Originally used as training for alpine or big wall climbing, bouldering is now well established as a sport in its own right. You climb a “problem,” typically on a free-standing boulder (hence the name) or the base of a cliff. Problems range from a single move through extended sequences. The compressed nature of the problems means the style of climbing can be much more powerful and/or gymnastic than other types of climbing. For me, it is climbing distilled, and the joy of solving a physical and mental puzzle never gets old. It also provides opportunities for some pretty cool photos. In this article, I will go through some useful tips for photographing bouldering (and climbing in general) so that you can take the best possible pictures.
A quick caveat – this is (clearly) not a full “how-to” of climbing photography, but rather some key points to pique your interest and help you get started. If even a few people get curious about climbing from reading this, I’ll consider it a job well done.
Table of Contents
Basic Climbing Photography Tips
The first rule of climbing photography is (or at least, should be)… no butt shots. Sometimes they work, but most of the time they’re boring. You need to think about what the climber is doing and where they’re going.
With that out of the way, the basics of shooting bouldering are similar to other sports. Try to keep the shutter speed high to capture action, and the aperture on the larger side to isolate the subject. Saying that, it’s worth experimenting with shutter speed, as a slower setting can bring some interesting movement to your shot – the picture above is at 1/50 to give a bit of motion blur to the scene and (in theory) a sense of movement.
The closer-to-the-ground nature of bouldering provides some great opportunities for a photographer to get creative. Powerful moves and interesting body positions can create some fun compositional challenges.
I love to get above the climber. You capture their face (climbers can make some interesting faces when things get hairy), their hands, and/or the holds. Plus, a climber’s feet tend to be pretty boring. And, once again, no butt shots.
Recommended Camera Equipment for Bouldering Photography
I’m not going to delve too deeply into a discussion on camera bodies; if you’re reading a site like Photography Life, your camera is probably fine.
As a general guide, though, something with decent FPS and that can handle upping the ISO a bit to keep the shutter speeds high while in shadow will serve you well. I have a Nikon D610, and it’s been great, occasional moments of GAS notwithstanding (talking to you, D850).
For lenses, I tend to favour a wide-angle, as it enables you to get in close to the action while still capturing the climber and their surroundings.
My go-to is the Tamron 15-30mm f/2.8. The wide aperture really isolates the target and helps keep shutter speeds faster in shadowy conditions. And it’s built like a tank, which comes in handy when I bash or scrape it against rock as I jump around trying to find the best angle – which happens every single time I go bouldering.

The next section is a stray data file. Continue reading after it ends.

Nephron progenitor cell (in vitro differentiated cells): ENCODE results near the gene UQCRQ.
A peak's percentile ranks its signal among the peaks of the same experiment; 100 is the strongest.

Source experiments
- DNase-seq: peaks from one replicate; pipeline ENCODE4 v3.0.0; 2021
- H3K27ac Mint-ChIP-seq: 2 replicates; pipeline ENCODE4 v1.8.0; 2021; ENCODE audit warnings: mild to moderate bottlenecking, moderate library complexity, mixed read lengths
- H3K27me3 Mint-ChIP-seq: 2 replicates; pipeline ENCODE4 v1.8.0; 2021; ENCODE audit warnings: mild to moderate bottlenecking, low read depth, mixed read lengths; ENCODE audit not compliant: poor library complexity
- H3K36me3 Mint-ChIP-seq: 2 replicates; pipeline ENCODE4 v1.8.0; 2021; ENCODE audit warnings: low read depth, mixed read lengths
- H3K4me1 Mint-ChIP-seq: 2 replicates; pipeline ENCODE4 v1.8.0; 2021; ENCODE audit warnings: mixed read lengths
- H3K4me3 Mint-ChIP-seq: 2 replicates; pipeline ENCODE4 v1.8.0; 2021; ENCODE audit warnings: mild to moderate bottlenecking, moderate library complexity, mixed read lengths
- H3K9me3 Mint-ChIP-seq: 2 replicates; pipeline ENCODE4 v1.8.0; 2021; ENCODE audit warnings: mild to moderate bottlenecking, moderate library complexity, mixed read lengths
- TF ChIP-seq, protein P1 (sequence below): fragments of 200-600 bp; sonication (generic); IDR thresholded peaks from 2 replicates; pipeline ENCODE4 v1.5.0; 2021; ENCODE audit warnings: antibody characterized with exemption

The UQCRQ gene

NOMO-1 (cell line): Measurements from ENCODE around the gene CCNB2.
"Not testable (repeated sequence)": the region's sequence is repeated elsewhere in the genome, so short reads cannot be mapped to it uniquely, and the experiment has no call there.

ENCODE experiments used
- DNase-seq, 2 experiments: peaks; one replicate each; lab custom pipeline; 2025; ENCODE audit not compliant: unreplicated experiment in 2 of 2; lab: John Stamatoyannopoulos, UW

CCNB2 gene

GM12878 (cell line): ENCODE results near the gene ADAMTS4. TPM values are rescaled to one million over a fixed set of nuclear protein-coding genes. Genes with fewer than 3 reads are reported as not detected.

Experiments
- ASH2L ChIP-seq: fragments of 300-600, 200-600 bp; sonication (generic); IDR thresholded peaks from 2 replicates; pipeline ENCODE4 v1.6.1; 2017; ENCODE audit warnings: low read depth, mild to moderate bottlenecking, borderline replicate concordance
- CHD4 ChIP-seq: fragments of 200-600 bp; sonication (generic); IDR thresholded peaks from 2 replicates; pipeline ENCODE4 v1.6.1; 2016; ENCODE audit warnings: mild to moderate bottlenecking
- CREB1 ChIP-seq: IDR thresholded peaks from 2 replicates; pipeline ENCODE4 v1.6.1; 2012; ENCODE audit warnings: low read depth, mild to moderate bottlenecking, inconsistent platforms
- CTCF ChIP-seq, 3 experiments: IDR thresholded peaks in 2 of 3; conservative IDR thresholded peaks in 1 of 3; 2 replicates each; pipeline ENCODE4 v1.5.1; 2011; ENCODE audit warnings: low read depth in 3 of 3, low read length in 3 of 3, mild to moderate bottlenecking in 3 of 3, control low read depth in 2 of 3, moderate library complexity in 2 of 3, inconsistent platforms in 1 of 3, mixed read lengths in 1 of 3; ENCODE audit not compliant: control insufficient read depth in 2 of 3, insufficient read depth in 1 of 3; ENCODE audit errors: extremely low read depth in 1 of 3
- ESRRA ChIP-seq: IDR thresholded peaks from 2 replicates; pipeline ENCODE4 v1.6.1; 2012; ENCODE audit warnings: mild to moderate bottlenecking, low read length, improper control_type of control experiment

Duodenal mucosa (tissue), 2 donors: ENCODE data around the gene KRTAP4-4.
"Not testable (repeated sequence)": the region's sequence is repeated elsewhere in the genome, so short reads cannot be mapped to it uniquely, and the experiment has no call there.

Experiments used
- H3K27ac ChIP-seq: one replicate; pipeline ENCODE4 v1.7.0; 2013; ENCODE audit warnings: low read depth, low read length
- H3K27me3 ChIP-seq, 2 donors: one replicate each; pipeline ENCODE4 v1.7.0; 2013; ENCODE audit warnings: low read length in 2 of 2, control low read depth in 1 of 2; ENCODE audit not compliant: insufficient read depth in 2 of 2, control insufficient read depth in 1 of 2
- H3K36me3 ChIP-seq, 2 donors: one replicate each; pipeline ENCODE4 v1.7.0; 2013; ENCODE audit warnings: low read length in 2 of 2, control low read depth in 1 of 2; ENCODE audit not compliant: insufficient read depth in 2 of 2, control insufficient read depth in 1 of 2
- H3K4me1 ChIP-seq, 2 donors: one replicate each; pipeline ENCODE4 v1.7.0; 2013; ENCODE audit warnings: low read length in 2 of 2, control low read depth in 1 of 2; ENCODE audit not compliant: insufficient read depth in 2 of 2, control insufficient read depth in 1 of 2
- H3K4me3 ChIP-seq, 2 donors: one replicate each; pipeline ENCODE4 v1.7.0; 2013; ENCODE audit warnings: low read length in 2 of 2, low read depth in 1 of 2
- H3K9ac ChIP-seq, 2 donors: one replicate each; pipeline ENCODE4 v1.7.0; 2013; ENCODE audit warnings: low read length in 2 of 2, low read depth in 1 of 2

The weight can be a lot when you’re hanging from a hold with the camera in one outstretched arm, trying to get an interesting angle, so you may want to go lighter, but for me, I know I’d end up breaking anything more delicate.
I’ve played around with Nikon’s “nifty fifty,” also (the 50mm f/1.8). It’s nice and light and brings that beautiful bokeh, but I keep coming back to the wide angle. I just think it gives the shots a sense of energy that a longer lens doesn’t always do.
A 24-70mm would serve you well, also – wide enough on one end, but can get in to capture details like the strain in a hand or an interesting hold. Plus it’s also a beast and would stand up to some serious abuse. Any of the other 24-whatevers would work, but might not stand up to the same level of punishment.
I definitely recommend using a hand strap over a neck strap, as every time I go out I end up hanging from a rock somewhere, arm outstretched and shooting blind as someone climbs. The hand strap means I can do that with a lot more comfort and am less likely to drop my kit in the process. Breaking stuff (cameras or people) is never a fun end to the day.
Include the Surrounding Scene
Getting in close can really capture the energy of a move or climb, but climbing tends to take place in some beautiful locations, so don’t forget to take a step back and look around.
Stepping back can give more of a sense to an area – for instance, the jumble of rocks in the forest of Fontainebleau, France:
Sunrise warming the rock and sand at Palm Beach, Sydney, Australia:
This is a personal taste kind of thing, and there are plenty of articles PL that go into more detail than I’m capable of, but I thought it might be useful to include some basics. I use Capture One, as I really like the way it treats colours and the level of control it provides in the editing process, but this is pretty much like camera bodies – whatever you use is going to be fine.